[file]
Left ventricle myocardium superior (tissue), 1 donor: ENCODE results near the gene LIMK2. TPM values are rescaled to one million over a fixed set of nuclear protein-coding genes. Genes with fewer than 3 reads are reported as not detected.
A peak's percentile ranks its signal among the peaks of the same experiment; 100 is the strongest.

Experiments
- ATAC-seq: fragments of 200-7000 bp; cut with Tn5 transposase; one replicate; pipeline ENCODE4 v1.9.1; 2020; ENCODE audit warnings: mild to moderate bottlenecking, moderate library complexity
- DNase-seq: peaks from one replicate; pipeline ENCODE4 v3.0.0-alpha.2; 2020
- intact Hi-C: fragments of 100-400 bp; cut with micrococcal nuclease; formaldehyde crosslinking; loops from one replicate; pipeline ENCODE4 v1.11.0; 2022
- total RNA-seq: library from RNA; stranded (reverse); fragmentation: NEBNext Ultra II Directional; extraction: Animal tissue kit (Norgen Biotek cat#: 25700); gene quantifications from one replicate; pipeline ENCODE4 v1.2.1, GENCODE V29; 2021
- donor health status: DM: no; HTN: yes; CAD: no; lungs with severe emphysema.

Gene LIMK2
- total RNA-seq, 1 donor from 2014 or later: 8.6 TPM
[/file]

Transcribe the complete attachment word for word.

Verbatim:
Left ventricle myocardium superior (tissue), 1 donor: ENCODE results near the gene LIMK2. TPM values are rescaled to one million over a fixed set of nuclear protein-coding genes. Genes with fewer than 3 reads are reported as not detected.
A peak's percentile ranks its signal among the peaks of the same experiment; 100 is the strongest.

Experiments
- ATAC-seq: fragments of 200-7000 bp; cut with Tn5 transposase; one replicate; pipeline ENCODE4 v1.9.1; 2020; ENCODE audit warnings: mild to moderate bottlenecking, moderate library complexity
- DNase-seq: peaks from one replicate; pipeline ENCODE4 v3.0.0-alpha.2; 2020
- intact Hi-C: fragments of 100-400 bp; cut with micrococcal nuclease; formaldehyde crosslinking; loops from one replicate; pipeline ENCODE4 v1.11.0; 2022
- total RNA-seq: library from RNA; stranded (reverse); fragmentation: NEBNext Ultra II Directional; extraction: Animal tissue kit (Norgen Biotek cat#: 25700); gene quantifications from one replicate; pipeline ENCODE4 v1.2.1, GENCODE V29; 2021
- donor health status: DM: no; HTN: yes; CAD: no; lungs with severe emphysema.

Gene LIMK2
- total RNA-seq, 1 donor from 2014 or later: 8.6 TPM